The University of Pretoria has an impressive track-record of sports excellence: over half of South African medallists at the recent Olympics and Commonwealth Games were assisted by UP. Now a new institute brings UP’s sports medicine researchers together under one roof.
Sporting success provides inspiration, motivation, direction, and meaning in people’s lives. Success in the arena can uplift communities or nations, and society needs its sporting champions as heroes and role models. Sporting champions can act to unify a society and bring people together with a common sense of purpose and values and the Institute for Sport, Exercise Medicine and Lifestyle Research hopes to capitalise on this.
The University of Pretoria has a long and proud tradition of supporting sporting excellence through various research programmes and centres, most notably theHigh Performance Centre (HPC). The HPC has been supporting elite athletes since 2002, with a wide variety of national and international athletes coming to the centre for their training facilities, medical services, and nutritional and scientific expertise.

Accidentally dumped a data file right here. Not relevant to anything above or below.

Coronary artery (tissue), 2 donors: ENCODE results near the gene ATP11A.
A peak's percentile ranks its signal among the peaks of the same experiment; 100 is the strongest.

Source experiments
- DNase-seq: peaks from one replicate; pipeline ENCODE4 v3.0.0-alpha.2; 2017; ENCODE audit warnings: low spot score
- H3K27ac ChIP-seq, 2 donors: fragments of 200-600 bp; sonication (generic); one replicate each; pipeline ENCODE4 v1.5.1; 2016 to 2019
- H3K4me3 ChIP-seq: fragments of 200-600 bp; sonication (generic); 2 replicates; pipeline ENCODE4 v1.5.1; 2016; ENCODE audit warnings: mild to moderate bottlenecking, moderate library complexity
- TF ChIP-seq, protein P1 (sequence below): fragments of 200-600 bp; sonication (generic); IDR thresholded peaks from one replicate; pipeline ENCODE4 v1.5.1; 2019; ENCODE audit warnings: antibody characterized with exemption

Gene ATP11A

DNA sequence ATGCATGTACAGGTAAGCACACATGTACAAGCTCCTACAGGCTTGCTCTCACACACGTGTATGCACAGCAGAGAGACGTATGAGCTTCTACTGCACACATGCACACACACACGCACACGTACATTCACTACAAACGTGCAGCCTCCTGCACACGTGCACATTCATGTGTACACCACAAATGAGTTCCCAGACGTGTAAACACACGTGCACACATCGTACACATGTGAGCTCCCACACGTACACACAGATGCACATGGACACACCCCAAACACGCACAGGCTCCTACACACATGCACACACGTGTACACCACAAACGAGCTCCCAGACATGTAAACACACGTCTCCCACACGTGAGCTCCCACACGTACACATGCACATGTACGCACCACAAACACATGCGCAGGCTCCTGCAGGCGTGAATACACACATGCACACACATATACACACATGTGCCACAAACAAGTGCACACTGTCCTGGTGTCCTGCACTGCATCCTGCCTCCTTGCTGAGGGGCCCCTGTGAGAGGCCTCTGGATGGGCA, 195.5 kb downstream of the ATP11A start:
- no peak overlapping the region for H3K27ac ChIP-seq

More than 50% of the South African medallists at recent Olympics and Commonwealth Games events were assisted by UP staff or facilities. The University also boasts a slew of elite athletes throughout its history and a highly competitive and successful sports club infrastructure.
One of the themes of the ISEMLR concerns sports performance, which is to build on UP’s rich history of excellence in sports performance research. The ISEMLR will achieve this by bringing researchers together under common themes.
Prof Schwellnus recently chaired the International Olympic Committee (IOC) Consensus Committee on the link between exercise load and injury/illness risk, which published two papers on the topic recently. Image credit: International Olympic Committee.
The director of the Institute, ProfessorMartin Schwellnus, recently chaired an expert group assembled by theInternational Olympic Committee to consider the relationship between high training loads and sports injuries. This committee recently published two consensus paperscovering their findings in detail. His experience in this research will contribute to the performance of UP’s already highly-rated athletes.